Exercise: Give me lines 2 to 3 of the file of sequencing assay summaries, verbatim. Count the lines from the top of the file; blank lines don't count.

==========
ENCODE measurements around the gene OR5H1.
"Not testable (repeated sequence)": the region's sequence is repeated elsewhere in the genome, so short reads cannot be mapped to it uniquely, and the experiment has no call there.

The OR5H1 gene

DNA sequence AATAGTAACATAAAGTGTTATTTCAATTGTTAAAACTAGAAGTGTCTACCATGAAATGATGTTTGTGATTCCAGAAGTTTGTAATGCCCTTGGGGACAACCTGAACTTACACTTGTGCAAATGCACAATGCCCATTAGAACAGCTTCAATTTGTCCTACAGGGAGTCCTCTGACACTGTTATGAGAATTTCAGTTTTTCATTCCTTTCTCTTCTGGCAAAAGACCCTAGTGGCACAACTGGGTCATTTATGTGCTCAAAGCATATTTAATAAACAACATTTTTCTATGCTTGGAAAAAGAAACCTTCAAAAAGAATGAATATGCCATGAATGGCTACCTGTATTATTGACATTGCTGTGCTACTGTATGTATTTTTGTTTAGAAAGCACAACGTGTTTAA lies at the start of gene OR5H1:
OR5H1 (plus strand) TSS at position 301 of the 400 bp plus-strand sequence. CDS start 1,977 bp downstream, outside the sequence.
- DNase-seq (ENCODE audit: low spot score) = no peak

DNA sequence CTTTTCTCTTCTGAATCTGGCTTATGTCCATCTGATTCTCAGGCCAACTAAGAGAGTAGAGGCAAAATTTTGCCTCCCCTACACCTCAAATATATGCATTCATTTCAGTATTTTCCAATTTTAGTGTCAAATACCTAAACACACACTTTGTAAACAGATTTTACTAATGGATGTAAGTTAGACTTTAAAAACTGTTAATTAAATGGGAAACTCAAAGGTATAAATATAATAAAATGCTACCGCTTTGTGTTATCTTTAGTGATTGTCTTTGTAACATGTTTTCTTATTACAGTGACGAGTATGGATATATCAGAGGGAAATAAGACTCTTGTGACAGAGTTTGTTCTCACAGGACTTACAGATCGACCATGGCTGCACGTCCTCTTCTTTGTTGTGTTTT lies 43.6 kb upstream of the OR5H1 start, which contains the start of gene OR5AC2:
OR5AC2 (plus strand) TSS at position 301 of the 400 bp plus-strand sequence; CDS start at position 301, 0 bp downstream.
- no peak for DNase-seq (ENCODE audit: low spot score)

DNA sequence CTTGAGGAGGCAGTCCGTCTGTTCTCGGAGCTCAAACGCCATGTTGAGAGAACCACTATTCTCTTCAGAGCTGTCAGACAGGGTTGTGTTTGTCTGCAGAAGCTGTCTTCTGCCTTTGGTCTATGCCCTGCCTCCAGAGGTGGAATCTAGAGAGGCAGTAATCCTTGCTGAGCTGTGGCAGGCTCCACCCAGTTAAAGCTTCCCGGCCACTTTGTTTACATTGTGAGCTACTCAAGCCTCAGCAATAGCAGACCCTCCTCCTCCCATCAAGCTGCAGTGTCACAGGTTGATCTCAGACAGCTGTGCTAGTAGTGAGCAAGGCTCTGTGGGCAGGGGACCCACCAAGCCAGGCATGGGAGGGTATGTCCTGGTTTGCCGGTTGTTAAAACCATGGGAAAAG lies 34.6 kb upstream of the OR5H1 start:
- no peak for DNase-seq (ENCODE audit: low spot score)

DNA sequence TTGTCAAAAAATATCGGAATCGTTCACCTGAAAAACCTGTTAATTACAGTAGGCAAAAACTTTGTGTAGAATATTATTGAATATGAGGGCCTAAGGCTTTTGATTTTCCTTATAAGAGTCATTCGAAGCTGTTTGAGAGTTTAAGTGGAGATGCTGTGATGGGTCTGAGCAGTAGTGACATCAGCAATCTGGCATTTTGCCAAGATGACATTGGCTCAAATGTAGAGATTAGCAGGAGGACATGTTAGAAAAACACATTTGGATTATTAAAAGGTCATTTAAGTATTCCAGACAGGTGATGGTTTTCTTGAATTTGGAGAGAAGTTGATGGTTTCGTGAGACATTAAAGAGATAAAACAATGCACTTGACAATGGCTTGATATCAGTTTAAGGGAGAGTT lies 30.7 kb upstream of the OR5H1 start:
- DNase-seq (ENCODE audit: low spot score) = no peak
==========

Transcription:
"Not testable (repeated sequence)": the region's sequence is repeated elsewhere in the genome, so short reads cannot be mapped to it uniquely, and the experiment has no call there.

The OR5H1 gene